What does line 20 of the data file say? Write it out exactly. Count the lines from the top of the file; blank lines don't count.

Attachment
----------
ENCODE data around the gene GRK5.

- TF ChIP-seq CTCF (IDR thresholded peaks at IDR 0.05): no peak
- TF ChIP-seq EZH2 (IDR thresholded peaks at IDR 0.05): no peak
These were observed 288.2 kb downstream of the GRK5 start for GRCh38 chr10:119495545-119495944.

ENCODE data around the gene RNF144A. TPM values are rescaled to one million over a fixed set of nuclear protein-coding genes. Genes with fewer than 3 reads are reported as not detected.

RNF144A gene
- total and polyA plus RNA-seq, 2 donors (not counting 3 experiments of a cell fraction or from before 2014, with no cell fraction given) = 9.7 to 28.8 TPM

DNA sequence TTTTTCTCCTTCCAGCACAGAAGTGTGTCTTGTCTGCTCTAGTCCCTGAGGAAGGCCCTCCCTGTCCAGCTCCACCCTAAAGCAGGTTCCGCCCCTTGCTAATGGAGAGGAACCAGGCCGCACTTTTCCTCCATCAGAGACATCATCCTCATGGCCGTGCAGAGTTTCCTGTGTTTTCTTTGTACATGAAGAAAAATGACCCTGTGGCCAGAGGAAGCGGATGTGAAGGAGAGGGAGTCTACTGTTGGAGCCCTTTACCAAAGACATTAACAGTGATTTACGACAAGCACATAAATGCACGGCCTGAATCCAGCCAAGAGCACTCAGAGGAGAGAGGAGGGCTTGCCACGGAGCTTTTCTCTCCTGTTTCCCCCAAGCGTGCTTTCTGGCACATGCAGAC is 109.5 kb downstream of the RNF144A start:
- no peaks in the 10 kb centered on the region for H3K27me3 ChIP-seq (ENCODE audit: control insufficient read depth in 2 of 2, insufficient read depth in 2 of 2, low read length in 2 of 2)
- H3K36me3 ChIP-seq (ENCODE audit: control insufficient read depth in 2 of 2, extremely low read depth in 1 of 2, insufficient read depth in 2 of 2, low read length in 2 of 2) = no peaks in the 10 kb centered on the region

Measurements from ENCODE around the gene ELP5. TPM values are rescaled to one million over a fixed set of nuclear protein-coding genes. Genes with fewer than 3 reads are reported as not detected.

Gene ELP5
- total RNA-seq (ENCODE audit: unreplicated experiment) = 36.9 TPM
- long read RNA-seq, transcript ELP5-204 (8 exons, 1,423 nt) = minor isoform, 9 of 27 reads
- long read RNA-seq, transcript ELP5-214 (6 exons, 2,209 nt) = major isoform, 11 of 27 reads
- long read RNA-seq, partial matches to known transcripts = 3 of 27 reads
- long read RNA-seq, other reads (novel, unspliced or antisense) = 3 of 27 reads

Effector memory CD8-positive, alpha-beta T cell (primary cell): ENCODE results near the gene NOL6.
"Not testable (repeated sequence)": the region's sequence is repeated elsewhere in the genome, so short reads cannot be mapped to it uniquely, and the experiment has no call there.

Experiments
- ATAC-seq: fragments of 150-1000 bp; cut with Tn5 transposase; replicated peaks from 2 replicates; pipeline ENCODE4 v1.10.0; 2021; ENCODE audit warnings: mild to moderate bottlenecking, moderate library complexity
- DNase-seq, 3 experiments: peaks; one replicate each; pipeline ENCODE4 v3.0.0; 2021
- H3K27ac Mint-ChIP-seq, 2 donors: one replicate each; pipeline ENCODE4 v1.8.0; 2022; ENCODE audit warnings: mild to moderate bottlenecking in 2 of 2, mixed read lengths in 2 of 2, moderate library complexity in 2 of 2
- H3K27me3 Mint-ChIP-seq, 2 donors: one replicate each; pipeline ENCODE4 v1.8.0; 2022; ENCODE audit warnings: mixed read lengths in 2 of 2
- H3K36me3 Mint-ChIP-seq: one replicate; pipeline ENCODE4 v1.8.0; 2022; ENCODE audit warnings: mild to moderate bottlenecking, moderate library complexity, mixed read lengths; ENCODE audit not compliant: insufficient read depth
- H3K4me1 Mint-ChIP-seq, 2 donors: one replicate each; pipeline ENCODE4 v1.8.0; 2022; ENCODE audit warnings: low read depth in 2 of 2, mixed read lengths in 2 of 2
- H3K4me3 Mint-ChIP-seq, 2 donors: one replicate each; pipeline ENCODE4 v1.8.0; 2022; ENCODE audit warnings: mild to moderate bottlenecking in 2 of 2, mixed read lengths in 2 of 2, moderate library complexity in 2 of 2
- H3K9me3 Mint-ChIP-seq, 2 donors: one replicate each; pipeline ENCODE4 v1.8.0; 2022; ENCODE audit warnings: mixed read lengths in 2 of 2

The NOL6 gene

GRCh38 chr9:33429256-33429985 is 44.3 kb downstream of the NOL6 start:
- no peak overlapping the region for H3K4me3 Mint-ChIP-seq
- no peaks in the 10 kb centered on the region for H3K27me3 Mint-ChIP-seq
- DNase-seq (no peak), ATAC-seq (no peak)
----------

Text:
Experiments